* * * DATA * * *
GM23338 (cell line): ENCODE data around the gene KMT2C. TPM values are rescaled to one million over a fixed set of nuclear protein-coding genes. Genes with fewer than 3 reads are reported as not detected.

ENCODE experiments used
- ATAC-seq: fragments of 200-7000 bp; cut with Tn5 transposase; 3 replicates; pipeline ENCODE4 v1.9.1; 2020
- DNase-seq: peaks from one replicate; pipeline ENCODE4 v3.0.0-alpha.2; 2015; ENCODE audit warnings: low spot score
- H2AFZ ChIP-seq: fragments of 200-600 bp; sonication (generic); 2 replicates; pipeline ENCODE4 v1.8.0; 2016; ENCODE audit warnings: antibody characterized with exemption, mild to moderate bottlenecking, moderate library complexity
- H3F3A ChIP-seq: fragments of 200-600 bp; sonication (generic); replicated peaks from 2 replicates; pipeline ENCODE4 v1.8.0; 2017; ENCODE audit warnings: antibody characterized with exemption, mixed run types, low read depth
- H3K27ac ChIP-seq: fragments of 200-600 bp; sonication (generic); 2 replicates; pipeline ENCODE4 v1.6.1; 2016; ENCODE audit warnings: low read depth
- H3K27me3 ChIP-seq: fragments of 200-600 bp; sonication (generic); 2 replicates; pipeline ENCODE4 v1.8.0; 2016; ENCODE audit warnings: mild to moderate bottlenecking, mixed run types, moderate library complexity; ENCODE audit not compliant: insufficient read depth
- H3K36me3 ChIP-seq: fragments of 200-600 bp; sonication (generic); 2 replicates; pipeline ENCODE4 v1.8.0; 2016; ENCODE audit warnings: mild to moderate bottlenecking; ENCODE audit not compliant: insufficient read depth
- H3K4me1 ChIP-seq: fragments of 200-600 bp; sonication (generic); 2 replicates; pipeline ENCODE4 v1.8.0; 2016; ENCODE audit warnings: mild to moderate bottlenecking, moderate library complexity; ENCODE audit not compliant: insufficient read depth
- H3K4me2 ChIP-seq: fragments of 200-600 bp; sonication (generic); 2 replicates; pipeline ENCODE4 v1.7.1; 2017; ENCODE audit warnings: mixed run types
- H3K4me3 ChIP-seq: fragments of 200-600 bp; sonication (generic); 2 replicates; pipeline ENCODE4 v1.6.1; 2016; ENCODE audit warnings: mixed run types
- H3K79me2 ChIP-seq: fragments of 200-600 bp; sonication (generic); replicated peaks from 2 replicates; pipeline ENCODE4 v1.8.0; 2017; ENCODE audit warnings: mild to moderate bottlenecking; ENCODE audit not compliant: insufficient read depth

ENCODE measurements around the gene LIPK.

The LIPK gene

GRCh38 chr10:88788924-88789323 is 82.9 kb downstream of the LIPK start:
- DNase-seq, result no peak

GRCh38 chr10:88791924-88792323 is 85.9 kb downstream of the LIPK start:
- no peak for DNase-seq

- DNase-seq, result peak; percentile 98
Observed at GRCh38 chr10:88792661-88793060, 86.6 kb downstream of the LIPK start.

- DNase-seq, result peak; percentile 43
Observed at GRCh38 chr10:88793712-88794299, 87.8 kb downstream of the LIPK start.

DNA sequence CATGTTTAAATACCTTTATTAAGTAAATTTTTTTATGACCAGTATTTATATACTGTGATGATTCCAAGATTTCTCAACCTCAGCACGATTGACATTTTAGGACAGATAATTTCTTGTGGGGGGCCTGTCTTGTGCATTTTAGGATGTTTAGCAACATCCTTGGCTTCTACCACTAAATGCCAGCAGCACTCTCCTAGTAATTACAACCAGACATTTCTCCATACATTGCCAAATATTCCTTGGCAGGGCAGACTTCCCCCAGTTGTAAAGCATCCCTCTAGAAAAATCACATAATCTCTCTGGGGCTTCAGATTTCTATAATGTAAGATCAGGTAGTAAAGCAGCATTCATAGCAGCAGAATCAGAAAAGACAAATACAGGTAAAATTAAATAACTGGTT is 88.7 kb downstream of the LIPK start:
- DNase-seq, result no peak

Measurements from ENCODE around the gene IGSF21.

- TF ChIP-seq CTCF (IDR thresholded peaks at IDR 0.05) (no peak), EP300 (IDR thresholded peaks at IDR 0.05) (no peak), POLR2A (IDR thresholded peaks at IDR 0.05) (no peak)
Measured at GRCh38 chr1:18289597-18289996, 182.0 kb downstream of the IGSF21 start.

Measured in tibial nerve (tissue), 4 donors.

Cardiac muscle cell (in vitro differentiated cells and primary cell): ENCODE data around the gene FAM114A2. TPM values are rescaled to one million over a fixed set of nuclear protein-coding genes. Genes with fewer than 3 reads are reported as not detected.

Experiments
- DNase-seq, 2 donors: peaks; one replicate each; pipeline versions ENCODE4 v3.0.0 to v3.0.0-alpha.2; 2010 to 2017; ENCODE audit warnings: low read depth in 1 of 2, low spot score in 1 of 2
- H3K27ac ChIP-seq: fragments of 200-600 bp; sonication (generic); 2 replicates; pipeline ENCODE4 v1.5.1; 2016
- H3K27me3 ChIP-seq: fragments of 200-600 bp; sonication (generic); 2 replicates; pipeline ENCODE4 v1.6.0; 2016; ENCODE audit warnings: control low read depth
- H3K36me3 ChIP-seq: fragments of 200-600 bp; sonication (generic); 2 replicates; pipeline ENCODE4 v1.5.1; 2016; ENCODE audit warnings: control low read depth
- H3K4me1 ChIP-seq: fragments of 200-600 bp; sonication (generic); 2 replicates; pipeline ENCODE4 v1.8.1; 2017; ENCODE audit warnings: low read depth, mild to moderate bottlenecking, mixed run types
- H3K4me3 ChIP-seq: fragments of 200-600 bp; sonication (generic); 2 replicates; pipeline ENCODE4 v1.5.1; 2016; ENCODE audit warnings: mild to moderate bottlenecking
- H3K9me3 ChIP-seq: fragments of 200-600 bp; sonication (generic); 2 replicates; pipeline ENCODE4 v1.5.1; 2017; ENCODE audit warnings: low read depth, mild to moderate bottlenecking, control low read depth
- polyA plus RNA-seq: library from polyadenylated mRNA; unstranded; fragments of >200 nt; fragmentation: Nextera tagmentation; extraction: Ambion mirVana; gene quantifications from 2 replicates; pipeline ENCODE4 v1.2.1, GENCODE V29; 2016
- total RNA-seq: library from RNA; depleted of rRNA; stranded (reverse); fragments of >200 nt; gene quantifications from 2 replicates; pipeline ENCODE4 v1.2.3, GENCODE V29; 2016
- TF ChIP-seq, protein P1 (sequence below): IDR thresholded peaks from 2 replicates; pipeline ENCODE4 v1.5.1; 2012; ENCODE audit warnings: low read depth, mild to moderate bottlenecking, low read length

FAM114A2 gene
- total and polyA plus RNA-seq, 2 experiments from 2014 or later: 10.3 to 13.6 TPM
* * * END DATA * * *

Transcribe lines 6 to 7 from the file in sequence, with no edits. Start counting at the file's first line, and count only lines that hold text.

- H3F3A ChIP-seq: fragments of 200-600 bp; sonication (generic); replicated peaks from 2 replicates; pipeline ENCODE4 v1.8.0; 2017; ENCODE audit warnings: antibody characterized with exemption, mixed run types, low read depth
- H3K27ac ChIP-seq: fragments of 200-600 bp; sonication (generic); 2 replicates; pipeline ENCODE4 v1.6.1; 2016; ENCODE audit warnings: low read depth